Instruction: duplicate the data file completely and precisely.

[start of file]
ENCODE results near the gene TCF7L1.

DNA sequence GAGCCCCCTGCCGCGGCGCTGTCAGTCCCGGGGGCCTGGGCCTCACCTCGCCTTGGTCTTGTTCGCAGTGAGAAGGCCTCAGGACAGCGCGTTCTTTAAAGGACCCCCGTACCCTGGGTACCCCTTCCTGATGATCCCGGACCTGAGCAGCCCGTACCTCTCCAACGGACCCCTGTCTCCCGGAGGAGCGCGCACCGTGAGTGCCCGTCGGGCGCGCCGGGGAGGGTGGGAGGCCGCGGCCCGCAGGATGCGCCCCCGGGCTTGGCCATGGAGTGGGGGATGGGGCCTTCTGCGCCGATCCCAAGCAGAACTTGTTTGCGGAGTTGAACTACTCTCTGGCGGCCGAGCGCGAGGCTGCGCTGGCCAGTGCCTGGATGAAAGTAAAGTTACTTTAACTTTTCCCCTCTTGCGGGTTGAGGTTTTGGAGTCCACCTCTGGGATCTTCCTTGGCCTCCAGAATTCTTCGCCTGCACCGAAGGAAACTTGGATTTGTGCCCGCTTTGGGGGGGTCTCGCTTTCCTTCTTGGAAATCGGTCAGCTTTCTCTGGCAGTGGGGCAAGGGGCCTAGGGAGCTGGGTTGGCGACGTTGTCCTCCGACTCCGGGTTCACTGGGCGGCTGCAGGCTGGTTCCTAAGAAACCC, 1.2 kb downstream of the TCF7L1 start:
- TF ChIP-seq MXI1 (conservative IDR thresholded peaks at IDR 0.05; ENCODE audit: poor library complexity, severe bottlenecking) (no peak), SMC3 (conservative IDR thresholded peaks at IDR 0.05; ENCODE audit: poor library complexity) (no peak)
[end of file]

ENCODE results near the gene TCF7L1.

DNA sequence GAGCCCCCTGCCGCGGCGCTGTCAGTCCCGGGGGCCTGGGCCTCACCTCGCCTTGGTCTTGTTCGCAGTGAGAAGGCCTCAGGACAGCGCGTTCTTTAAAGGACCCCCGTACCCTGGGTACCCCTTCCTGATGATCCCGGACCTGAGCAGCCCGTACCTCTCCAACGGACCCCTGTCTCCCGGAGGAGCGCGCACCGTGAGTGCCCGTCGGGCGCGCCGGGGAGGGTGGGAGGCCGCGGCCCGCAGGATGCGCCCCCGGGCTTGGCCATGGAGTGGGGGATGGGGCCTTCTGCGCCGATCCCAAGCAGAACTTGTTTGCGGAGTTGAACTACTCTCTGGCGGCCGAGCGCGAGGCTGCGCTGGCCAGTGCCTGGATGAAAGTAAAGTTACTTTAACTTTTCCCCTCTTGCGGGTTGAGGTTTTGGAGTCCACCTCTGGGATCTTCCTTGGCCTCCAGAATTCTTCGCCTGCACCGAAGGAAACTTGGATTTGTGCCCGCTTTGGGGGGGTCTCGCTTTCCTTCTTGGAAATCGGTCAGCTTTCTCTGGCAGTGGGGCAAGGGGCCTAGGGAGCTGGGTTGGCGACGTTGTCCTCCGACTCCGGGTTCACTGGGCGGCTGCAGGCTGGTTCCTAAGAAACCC, 1.2 kb downstream of the TCF7L1 start:
- TF ChIP-seq MXI1 (conservative IDR thresholded peaks at IDR 0.05; ENCODE audit: poor library complexity, severe bottlenecking) (no peak), SMC3 (conservative IDR thresholded peaks at IDR 0.05; ENCODE audit: poor library complexity) (no peak)